NEW YORK (GenomeWeb News) – A large international team has uncovered unexpected genetic diversity in the miniscule marine algae Emiliania huxleyi, a species now known to have the type of variable 'pan genome' previously described in some bacterial species.
"In the sea, we thought that only bacteria were shuffling around their genes in this way," co-senior author Sonya Dyhrman, a researcher with the Columbia University Lamont-Doherty Earth Observatory, said in a statement, "so it was a real shock to see that [E. huxleyi] was doing the same thing."
As they reported online today in Nature, the researchers began by using genomic DNA from an E. huxleyi strain isolated in the Equatorial Pacific to generate a reference genome sequence for the phytoplankton species.
Together with re-sequencing data on 13 more E. huxleyi representatives, the reference sequence helped the team define a shared set of sequences within E. huxleyi's core genome, including genes that help the phytoplankton grow in locales with low phosphorus or iron levels.
Across the phytoplankton's broader pan genome, researchers detected an array of genes and repetitive sequences that are present in some E. huxleyi strains but not in others, varying with each strain's habitat, physical features, and metabolic capabilities, among others.
"Until now, the underlying mechanisms for the physiological and morphological variations between [E. huxleyi] isolates have been elusive," Dyhrman and colleagues wrote.
"Evidence presented here indicates that this capacity can be explained, in part, by its pan genome," they noted, "the first of its kind for what was thought to be a single microbial eukaryotic algal species."
The discovery of the pan genome has researchers speculating that the ability to swap certain genes may have helped the far-reaching phytoplankton adapt to the range of ocean sites where it is found.
Given the genetic patterns being uncovered in E. huxleyi, along with the phytoplankton's physiological capabilities and influence over the ocean and other environments, those involved in the study argued that the species could serve as a useful model to examine organisms' responses to environmental change.
In addition to its ability to grow across diverse environments, E. huxleyi belongs to a group of single-celled algae known as the coccolithophores — a nod to the calcium carbonate plates or "coccoliths" that make up the organisms' external skeleton.
As a group, coccolithophore species appear to have a pronounced effect on ocean carbon cycles and global climate patterns, researchers noted. The organisms take up and store carbon during photosynthesis and growth, for instance. But they also release carbon dioxide while forming their calcified coccolith coats.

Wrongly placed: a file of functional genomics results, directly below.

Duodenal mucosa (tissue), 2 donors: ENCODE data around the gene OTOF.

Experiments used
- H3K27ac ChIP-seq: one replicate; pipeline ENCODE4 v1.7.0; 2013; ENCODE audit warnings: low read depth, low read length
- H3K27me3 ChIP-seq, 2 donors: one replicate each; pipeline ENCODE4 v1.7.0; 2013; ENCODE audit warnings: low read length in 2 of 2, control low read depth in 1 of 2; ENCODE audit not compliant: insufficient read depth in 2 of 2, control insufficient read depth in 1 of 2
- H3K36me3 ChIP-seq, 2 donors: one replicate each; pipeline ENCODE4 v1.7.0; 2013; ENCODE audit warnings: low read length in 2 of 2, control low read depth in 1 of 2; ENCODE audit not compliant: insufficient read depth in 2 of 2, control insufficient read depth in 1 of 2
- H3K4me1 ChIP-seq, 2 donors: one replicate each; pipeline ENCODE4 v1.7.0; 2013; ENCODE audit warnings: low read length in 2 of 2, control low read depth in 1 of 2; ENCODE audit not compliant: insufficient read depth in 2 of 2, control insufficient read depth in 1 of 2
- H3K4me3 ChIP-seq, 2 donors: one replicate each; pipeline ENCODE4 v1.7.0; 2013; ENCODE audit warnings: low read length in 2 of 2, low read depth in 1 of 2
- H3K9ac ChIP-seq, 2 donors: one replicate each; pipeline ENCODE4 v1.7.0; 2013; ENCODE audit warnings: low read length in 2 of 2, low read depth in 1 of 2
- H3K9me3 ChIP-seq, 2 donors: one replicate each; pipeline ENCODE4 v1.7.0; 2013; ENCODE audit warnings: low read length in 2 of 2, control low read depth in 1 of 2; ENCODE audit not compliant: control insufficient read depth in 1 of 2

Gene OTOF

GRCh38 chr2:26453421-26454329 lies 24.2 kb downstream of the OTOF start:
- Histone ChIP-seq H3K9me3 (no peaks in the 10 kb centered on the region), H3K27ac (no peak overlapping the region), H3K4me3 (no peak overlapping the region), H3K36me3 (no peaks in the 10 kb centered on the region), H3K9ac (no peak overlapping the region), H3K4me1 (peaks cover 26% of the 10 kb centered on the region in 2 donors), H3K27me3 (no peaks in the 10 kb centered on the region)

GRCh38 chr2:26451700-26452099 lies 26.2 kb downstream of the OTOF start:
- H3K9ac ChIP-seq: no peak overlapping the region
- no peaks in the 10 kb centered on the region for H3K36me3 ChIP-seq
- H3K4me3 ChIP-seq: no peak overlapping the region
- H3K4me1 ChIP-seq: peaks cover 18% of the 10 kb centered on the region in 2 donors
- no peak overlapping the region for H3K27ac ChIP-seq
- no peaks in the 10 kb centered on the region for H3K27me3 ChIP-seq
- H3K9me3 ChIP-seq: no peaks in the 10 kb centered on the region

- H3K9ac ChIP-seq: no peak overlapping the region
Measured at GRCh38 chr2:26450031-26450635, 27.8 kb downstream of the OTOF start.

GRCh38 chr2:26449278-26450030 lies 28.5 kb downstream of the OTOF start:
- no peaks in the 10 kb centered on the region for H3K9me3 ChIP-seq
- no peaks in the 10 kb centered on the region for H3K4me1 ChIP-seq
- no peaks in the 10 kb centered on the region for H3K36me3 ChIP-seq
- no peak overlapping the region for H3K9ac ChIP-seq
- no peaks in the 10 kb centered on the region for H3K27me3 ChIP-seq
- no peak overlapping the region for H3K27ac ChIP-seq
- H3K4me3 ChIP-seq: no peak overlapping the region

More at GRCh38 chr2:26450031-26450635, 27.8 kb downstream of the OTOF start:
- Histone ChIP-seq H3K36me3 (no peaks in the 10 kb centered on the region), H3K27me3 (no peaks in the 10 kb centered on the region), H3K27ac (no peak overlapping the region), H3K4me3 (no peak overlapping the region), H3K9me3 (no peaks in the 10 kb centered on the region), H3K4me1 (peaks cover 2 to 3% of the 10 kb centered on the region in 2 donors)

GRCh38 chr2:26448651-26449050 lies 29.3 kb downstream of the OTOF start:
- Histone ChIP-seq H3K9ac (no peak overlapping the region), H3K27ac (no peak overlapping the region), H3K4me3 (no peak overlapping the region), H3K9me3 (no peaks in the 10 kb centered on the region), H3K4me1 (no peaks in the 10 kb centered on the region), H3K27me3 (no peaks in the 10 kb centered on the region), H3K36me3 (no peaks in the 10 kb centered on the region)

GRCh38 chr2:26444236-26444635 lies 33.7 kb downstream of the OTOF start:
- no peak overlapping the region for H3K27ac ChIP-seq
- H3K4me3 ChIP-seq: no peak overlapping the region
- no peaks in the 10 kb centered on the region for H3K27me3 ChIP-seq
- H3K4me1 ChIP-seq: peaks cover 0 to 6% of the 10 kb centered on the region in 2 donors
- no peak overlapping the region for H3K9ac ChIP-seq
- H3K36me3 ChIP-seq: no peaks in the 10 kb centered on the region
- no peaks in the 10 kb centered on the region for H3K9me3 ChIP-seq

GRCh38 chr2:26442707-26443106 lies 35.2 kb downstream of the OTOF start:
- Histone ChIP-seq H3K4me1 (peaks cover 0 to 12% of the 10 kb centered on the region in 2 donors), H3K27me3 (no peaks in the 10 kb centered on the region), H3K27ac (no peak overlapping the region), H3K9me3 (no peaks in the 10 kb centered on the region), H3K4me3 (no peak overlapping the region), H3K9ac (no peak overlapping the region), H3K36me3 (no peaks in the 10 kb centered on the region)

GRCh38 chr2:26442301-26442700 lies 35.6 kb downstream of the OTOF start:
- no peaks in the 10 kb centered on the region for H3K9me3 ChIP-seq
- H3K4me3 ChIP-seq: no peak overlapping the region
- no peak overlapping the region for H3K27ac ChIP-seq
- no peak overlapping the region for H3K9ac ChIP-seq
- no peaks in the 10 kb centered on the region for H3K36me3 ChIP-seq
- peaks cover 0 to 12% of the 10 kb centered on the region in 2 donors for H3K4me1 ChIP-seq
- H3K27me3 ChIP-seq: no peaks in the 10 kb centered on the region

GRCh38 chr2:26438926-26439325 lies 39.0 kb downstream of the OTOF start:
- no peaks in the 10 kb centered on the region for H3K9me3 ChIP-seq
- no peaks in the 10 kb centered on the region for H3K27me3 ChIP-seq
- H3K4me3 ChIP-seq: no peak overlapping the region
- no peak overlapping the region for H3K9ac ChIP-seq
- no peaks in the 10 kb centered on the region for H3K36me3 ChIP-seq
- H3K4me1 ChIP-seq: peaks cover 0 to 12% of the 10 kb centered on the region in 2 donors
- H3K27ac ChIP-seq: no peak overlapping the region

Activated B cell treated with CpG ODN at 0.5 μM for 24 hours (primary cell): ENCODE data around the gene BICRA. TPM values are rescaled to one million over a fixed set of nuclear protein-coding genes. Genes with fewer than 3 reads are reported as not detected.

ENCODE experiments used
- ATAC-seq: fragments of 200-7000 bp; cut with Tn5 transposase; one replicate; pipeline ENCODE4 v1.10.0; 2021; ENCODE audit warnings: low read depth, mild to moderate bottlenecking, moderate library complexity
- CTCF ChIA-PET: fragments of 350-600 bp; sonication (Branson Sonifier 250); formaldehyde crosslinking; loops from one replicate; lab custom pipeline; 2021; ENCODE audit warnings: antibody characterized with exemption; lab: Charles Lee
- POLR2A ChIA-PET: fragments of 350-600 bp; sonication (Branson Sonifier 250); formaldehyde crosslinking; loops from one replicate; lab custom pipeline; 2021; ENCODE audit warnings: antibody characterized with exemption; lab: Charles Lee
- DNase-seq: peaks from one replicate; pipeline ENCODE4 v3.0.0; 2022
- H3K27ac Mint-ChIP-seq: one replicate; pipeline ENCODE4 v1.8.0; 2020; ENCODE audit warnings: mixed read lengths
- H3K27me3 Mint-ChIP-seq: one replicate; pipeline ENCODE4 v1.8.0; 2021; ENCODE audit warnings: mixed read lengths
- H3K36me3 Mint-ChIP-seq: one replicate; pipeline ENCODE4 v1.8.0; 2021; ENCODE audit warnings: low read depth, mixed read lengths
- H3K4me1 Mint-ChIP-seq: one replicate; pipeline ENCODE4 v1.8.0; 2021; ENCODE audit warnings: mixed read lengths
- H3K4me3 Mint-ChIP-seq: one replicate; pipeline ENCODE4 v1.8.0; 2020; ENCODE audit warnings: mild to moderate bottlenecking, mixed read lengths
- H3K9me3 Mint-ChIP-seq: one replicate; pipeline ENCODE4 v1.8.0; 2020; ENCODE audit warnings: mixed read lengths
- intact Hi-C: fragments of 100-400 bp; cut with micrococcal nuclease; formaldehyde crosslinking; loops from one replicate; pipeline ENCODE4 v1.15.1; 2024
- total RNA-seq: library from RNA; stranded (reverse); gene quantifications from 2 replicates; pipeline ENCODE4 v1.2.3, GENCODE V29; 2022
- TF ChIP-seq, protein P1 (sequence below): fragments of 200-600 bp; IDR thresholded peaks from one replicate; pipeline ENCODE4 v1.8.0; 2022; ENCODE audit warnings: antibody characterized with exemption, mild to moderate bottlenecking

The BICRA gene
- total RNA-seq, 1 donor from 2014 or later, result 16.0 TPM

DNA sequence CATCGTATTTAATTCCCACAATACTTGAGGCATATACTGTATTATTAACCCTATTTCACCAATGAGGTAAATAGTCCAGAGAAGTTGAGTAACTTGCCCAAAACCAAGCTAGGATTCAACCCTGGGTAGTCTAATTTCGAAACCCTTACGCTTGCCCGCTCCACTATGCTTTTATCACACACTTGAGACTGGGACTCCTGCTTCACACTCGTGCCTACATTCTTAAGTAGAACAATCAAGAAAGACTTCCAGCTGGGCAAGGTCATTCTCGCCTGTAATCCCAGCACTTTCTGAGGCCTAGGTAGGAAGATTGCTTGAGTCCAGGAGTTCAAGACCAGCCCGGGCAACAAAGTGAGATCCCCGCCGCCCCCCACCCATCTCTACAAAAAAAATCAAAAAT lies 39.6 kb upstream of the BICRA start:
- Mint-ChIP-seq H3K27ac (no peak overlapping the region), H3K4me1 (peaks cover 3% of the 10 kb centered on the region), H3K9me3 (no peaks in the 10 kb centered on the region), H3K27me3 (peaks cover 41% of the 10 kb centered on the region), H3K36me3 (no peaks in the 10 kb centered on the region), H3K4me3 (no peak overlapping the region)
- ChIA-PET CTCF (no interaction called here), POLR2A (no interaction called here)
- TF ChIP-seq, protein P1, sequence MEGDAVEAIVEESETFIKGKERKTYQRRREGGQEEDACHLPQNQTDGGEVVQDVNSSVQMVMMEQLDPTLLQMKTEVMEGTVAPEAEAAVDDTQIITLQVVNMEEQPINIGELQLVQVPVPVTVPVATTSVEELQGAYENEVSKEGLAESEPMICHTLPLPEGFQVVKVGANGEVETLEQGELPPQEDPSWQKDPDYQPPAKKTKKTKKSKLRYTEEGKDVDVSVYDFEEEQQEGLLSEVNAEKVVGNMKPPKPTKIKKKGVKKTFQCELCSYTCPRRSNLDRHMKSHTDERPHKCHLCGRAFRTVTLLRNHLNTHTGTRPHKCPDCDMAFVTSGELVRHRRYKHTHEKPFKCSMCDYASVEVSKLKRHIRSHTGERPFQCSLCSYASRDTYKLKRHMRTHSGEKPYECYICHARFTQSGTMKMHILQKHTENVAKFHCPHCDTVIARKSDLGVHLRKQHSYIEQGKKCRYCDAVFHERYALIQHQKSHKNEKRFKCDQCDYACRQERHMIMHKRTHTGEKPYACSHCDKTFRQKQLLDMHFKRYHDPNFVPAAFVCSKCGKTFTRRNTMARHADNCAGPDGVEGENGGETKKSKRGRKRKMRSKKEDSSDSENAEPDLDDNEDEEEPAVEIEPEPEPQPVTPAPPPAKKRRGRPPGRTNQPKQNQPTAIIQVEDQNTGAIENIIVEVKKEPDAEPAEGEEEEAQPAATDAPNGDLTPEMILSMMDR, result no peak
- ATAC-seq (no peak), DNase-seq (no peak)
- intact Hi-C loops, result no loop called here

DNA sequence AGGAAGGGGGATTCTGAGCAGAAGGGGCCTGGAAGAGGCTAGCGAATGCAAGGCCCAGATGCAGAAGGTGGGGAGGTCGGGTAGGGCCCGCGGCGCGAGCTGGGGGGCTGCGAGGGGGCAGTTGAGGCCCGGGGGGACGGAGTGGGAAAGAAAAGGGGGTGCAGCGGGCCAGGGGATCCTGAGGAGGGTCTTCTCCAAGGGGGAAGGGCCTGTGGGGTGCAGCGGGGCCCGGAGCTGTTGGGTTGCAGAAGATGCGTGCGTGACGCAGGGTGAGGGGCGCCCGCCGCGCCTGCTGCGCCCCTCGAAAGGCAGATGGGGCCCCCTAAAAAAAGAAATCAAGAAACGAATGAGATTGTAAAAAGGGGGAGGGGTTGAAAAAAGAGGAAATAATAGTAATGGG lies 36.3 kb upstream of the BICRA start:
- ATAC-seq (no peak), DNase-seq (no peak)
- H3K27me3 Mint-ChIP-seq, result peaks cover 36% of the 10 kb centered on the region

"Carbon dioxide is fixed during photosynthesis and calcification," the study's first author Betsy Read, a biology researcher at the California State University San Marcos, said in a statement.
"It is also released during the process of calcification, but we do not know how this release balances with the amount of CO2 that is buried when [E. huxleyi] sinks to the bottom of the ocean," Read added. "This is an important, yet unresolved, question."
A decade or more in the making, the E. huxleyi genome comes in at just shy of 142 million bases in its haploid form.
The study's authors used a traditional Sanger sequencing-centered approach, plus DNA from an E. huxleyi strain called CCMP1516, to sequence a diploid version of the genome.
Once annotated — with the help of transcript sequences and NimbleGen tiling array data — the reference genome was found to contain 30,569 predicted protein-coding genes and a large set of repetitive elements.
Through analysis of the reference genome and comparisons with other algal sequences, the team got a glimpse at some of E. huxleyi's protein-coding capabilities and phylogenetic relationships.
But it wasn't until they re-sequenced the genomes of another 13 E. huxleyi strains using high-throughput Illumina sequencing that the researchers saw the extent to which the E. huxleyi genome can vary in its gene-coding capabilities and repeat sequence content.
With that data in hand, they determined that as many as one third of protein-coding sequences present in E. huxleyi fall outside of the species' core genome.
"[I]f the genetic information of two humans is compared, an agreement of about 99 percent is found," co-senior author Uwe John, an Alfred Wegener Institute Helmholtz Centre for Polar and Marine Research investigator, said in a statement.
"However, if, for example, we take two [E. huxleyi] strains from different ocean regions, we find a degree of similarity of only 70 or 80 percent," he added. "The rest of the genome differs."
Going forward, researchers plan to continue mining the minute algal species' pan genome for information. Of particular interest are genetic pathways related to phytoplankton features affecting climate — from the physical reflection of sunlight off of the phytoplankton's exterior to the organism's contributions to carbon, nitrogen, and sulfur cycles.
Beyond that, though, the genome holds hints about biological pathways that may be of broader interest as well. For example, some members of the E. huxleyi sequencing team are set to delve further into the pathways that produce the phytoplankton's calcium carbonate-based coccolith shells — a process that might inform future work to design biomaterials for bone and tooth replacement or other applications.